Effective and accessible financial education has historically been absent in U.S. schools. Outdated instructional practices and a lack of standards have made it difficult for teachers to easily incorporate this crucial topic in the classroom.

According to a 2016 study by LendEDU, more than half of 18- to 24-year-olds wish they’d taken a personal finance course in high school. Unfortunately, not every state has a requirement that students take some form of a financial education course prior to graduating.

As the business education teacher at Niles North High School (NNHS) in Illinois, I’m passionate about ensuring that every child has access to an equitable and effective financial education curriculum. NNHS is one of the most diverse high schools in Illinois, with students who come from almost every corner of the globe and speak more than 70 different languages. I feel lucky that my state requires every student to complete a consumer education course, and I know the importance of providing a course that is up-to-date and applicable to the real world.

After 20 years of teaching, I’ve identified three key elements to an equitable, realistic financial education program into the classroom. Students need to know certain facts about how our financial system works and they need to have healthy and productive attitudes about money and finance, but most of all they need to learn how to make smart financial decisions. Incorporating the following three elements will help students become smart and critical consumers and achieve financial wellbeing. All students, regardless of background, can benefit from a high-quality financial education.

3 elements to a high-quality financial education program

Having a pedagogically sound approach

Students need more than just information to develop financial know-how. In previous years, I focused solely on topics out of a textbook. Now, I’ve implemented finEDge, a new style of financial education curriculum created at UChicago. This curriculum uses modules that introduce key financial topics, walk through the decision-making processes related to these topics, and create productive attitudes about finance.

We were attracted to how the program focuses on providing an opportunity for every student to gain financial literacy skills, regardless of race, gender, sexual orientation, or socioeconomic background. Reflection is an integral part of the curriculum; students are given the opportunity to participate in simulations and scenarios in which they need to think critically and build financial decision-making skills.

Many financial curricula focus exclusively on the model of teachers providing content knowledge rather than allowing students to acquire and construct their own way of working through complex, everyday situations. I’ve learned that by first considering pedagogy, I’ve been able to transform my financial courses from “old school” to something more flexible and powerful.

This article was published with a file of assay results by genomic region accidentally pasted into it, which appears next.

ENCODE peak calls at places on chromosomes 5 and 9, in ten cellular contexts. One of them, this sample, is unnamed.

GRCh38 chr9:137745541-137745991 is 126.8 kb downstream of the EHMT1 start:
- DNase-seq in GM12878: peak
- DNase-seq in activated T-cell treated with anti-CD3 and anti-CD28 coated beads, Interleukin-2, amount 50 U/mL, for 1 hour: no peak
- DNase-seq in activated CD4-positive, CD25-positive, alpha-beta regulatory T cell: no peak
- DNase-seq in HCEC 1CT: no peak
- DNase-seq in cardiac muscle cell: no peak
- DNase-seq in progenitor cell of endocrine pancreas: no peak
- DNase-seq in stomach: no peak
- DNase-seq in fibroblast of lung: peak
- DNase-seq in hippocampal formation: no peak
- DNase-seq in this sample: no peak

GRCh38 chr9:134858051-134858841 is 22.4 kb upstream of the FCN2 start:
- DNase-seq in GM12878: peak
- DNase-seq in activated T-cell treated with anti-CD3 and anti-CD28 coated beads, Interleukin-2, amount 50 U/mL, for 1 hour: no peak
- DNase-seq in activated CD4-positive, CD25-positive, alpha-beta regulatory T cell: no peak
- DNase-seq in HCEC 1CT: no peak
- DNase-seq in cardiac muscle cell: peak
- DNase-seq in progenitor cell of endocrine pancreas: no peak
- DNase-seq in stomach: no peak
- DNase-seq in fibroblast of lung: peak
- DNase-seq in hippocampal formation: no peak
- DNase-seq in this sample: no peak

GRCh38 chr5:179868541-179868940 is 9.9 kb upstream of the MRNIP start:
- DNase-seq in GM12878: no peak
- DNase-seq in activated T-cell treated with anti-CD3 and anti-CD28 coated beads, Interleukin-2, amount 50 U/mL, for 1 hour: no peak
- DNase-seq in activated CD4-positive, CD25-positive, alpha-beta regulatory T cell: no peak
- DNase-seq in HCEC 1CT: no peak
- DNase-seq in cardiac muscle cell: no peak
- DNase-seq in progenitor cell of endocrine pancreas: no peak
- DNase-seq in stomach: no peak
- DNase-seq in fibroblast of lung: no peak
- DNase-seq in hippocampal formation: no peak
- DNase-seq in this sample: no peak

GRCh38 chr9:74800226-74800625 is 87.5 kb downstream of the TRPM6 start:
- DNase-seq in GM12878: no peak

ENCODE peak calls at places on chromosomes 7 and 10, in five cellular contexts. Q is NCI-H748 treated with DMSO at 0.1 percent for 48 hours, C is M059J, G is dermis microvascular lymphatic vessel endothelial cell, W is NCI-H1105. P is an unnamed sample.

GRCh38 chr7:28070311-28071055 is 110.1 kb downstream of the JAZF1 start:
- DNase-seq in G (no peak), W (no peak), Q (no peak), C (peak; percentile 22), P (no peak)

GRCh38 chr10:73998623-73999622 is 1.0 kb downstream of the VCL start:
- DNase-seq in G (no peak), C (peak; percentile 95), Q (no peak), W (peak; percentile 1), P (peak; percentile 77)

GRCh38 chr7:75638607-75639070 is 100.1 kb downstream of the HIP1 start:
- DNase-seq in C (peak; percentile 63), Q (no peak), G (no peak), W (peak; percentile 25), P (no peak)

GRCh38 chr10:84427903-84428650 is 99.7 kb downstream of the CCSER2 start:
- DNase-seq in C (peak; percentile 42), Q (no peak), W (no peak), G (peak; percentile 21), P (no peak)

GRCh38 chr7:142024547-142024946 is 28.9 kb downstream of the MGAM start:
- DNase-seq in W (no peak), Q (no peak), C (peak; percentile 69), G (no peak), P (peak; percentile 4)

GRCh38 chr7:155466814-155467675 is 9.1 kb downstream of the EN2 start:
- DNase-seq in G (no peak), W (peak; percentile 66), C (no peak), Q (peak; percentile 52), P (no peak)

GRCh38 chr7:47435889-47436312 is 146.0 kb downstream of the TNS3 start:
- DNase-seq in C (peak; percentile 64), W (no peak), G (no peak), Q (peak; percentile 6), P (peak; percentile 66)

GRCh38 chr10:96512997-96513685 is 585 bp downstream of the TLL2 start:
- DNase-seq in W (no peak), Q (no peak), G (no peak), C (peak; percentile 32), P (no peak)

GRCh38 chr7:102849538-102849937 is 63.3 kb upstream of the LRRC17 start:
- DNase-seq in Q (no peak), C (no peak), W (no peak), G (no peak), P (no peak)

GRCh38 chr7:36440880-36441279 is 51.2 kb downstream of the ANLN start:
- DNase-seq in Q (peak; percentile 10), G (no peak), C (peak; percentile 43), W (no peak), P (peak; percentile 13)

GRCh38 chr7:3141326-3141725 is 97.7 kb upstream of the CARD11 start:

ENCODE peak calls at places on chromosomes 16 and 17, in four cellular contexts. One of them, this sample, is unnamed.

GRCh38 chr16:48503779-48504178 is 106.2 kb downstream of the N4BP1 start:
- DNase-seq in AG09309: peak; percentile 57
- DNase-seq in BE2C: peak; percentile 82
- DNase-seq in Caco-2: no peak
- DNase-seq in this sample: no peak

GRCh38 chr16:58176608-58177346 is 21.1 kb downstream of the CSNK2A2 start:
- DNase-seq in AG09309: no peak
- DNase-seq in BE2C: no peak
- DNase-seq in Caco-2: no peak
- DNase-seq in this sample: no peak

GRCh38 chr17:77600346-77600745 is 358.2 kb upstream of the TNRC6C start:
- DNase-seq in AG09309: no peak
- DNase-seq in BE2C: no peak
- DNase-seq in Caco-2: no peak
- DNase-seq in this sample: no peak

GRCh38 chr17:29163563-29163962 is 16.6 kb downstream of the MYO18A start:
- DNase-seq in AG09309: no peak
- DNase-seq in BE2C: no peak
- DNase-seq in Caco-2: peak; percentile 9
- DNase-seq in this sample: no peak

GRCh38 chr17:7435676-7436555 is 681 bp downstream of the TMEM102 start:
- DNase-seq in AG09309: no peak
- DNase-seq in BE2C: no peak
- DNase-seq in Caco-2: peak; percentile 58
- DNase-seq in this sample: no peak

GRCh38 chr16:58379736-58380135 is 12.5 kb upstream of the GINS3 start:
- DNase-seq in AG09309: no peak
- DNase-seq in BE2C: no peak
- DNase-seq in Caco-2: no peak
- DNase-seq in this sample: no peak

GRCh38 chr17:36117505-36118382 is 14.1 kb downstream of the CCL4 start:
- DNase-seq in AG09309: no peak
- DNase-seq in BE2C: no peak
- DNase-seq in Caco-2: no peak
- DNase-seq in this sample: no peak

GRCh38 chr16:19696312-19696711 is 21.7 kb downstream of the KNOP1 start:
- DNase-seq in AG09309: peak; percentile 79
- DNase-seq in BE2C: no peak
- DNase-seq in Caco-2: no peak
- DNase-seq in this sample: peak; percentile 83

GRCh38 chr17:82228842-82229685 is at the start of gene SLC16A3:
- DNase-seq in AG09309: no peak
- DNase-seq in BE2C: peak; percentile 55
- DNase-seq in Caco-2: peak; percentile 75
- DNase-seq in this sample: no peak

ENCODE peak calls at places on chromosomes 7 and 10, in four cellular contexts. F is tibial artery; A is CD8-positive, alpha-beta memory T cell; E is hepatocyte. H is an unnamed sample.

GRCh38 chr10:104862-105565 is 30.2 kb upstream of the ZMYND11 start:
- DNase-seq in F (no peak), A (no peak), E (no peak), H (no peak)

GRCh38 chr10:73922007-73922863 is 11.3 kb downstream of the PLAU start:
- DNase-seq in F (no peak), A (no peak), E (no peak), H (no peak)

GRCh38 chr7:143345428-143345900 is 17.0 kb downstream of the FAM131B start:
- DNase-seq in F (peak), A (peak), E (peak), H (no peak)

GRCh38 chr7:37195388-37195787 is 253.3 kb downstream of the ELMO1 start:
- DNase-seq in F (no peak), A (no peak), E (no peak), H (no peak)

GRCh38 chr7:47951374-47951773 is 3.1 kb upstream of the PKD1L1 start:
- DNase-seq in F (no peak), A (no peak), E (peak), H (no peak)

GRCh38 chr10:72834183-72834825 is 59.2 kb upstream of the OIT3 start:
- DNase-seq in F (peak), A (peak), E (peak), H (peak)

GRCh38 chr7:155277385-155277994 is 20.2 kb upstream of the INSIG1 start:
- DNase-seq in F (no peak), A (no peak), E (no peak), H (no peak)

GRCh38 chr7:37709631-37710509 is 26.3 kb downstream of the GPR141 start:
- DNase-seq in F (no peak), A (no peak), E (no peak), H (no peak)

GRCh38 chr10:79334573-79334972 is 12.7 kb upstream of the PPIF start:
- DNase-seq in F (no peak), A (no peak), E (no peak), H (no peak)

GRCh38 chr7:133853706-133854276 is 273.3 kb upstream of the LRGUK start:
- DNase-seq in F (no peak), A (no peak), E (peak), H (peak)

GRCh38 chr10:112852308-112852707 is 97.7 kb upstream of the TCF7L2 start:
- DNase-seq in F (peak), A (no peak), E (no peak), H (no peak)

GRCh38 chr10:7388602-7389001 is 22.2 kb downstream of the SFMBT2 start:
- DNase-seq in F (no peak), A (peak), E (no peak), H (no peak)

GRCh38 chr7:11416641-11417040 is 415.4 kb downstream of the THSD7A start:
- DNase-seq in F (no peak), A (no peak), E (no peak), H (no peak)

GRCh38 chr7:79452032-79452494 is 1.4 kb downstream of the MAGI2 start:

Exchanging the old for the new

Students are facing a financial marketplace that is dynamic, sophisticated, and digital. To deal with a constantly changing economy, I work with students to help them build critical-thinking skills that can support them through the unknown.

At the start of the semester, students create a financial-wellbeing map that they’ll use throughout the year. From there, every part of the curriculum is woven together into one cohesive life plan.

I’ve found collaboration to be incredibly useful for teaching consumer finance. I regularly teach short, integrated activities where students work together through lessons, which is interesting to observe since every student has a unique financial background.

For example, in one of the first modules, I have students write down items that they deem essential for financial wellbeing and then compare these with a partner. Then, as a group, we discuss discrepancies and how factors such as income, stability, and liabilities can impact individual viewpoints on wealth.

When we have students reflect, we are helping them build critical research skills that benefit them in navigating the inevitable challenges that will come up in their lives after graduation. Exchanging the old way of delivering information to a new way that helps to develop fundamental attitudes and skills is an incredibly important characteristic of finEDge.

Personalizing the experience

Our financial system doesn’t provide every student with the same choices and opportunities. Many traditional financial education curricula don’t account for this, so they are automatically ineffective for most students. In order to equip students with sound financial literacy skills, it’s important to first consider whether the curriculum you’re teaching addresses barriers to financial success.

I’ve had students whose parents have discussed finances with them from a young age and students who haven’t had any exposure to personal finance whatsoever. Many homework assignments in finEDge require students to discuss various financial situations with family and peers, and I’ve found that this is helping to bridge the gap between home and school.

Although a financial education class is only a small part of a student’s life, it is absolutely crucial that we give students equal access to the knowledge and resources they need to navigate their individual economic environments and work towards success in school, work, and life.

About the Author:

Jean Attig is a business education teacher at Niles North High School in Illinois.


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